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Recruiting Reset: Jaylen Brown hopes to reach his potential with the Tigers

Mizzou adds another lengthy edge player to its defense.

I’m someone who searches for patterns in life. We all fall into some kind of patterns, right? Maybe it’s eating the same breakfast, or having the same number of ice cubes in your drink. Whenever you do something long enough, patterns emerge.

Following those patterns can help us identify a trend. For Missouri football, that trend is finding big, strong and athletic defensive players.

Missouri has signed a dozen defensive backs over the past three recruiting classes. Every single one of them was listed at 6 feet or taller. The two (or three, depending on where Cam Dooley plays) defensive backs in this year’s class? You guessed it. Over 6 feet tall. That’s a trend we’ve known for a while. It’s held steady. Missouri likes tall, long corners.

That criteria now also applies at defensive end.

Blake Baker was hired to be Missouri’s defensive coordinator in January of 2022. The Tigers have since added six defensive ends in the 2023 and 2024 recruiting classes, and every single one of them is listed at at least 6-foot-3 and weighs at least 240 pounds. That’s a whole lot of size to add to the defensive line room, my friends.

Jaylen Brown (not the Boston Celtic) is the latest defensive end to fit into this criteria. The 3-star product of James Clemens High School in Madison, Alabama (just outside of Huntsville — the hometown of Kobe Brown!) committed to the Tigers over reported offers from Houston, LSU and Maryland. Brown joins Elias Williams and Williams Nwaneri as the three edge rushers in Missouri’s 2024 class.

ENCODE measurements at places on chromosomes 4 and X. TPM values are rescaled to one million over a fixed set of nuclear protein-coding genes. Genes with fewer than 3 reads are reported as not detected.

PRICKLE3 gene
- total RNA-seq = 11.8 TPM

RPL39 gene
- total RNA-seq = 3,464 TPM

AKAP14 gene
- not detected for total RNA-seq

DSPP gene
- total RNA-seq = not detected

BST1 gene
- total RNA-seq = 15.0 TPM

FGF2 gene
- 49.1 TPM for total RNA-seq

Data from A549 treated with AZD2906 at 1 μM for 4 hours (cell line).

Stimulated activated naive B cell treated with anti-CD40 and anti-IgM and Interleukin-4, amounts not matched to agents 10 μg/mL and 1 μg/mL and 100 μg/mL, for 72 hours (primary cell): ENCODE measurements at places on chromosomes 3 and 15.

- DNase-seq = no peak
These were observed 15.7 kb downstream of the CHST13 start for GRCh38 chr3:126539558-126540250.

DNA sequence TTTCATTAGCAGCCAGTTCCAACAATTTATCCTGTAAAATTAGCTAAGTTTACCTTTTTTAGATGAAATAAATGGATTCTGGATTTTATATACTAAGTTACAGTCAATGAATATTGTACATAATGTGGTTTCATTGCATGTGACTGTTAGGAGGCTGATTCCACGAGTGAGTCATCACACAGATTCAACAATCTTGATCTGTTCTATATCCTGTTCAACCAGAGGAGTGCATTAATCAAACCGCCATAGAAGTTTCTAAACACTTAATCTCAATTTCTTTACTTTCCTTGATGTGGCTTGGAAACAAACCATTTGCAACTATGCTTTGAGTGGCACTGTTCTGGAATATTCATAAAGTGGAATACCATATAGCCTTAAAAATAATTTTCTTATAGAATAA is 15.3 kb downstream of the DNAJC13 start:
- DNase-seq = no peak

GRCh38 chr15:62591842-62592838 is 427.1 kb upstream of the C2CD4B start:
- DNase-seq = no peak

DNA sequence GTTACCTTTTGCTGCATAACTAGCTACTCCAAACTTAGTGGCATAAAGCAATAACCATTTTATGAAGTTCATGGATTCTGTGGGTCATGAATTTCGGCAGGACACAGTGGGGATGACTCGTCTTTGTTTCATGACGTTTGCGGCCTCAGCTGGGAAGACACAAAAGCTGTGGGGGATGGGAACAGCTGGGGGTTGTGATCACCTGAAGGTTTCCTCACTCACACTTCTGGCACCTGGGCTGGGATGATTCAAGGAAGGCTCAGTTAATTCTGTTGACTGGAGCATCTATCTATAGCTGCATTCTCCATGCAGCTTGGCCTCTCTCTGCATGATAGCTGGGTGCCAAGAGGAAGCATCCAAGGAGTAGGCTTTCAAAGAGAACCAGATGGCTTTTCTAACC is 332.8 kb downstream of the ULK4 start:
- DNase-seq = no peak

He joins a relatively short list of players to commit to the Tigers from the state of Alabama in the past 20 years: Curtis Peagler (2022), Kris Abrams-Draine (2020), Jamal Brooks (2017), Walter Brady (2014), and Shaun Rupert (2013).

Where he fits: Jaylen Brown is your prototypical Blake Baker defensive end. He’s listed at 6-foot-4 and 240 pounds. That’s before he gets into a college weight program. This is a player who started playing football just two years ago, and has since seen his star rise at a rapid rate. His reported 82-inch wingspan would be roughly the equivalent of former Georgia star defensive tackle Jordan Davis. So, yeah, he’s got the measurables you’re looking for.

When he’ll play: This is where things get a little more tricky. Brown’s HUDL film is impressive, but it’s important to note that he’s extremely raw and needs some serious development before he’s a fully formed SEC player. I think the first opportunities for Brown will come on special teams, especially on the field goal block unit in order to get his size and length on the field to potentially bat down a kick, as he’s been known to do in high school.

Eventually, he’ll see the field and he’ll get his opportunities. This is the kind of upside play I like to see the Tigers making at a position where they were also able to lock in a potential day one contributor in Nwaneri. Backfill the position with instant impact players, and also some long-term projects.

What it all means: The Tigers added yet another big body to the defensive end room who projects to be a potential contributor down the road. Brown’s physical presence and athletic profile make him an ideal candidate to spend some time in the strength and conditioning program for a few years while he gets the on-field reps to develop his all-around game. Maybe it works. Maybe it doesn’t. Either way, the juice is worth the squeeze. Missouri found a potential diamond in the rough. I like the upside swing on Jaylen Brown.

Here’s to hoping it goes as well on the football field at Missouri for Jaylen as it did on the Mizzou basketball court for fellow Alabama native, Kobe Brown.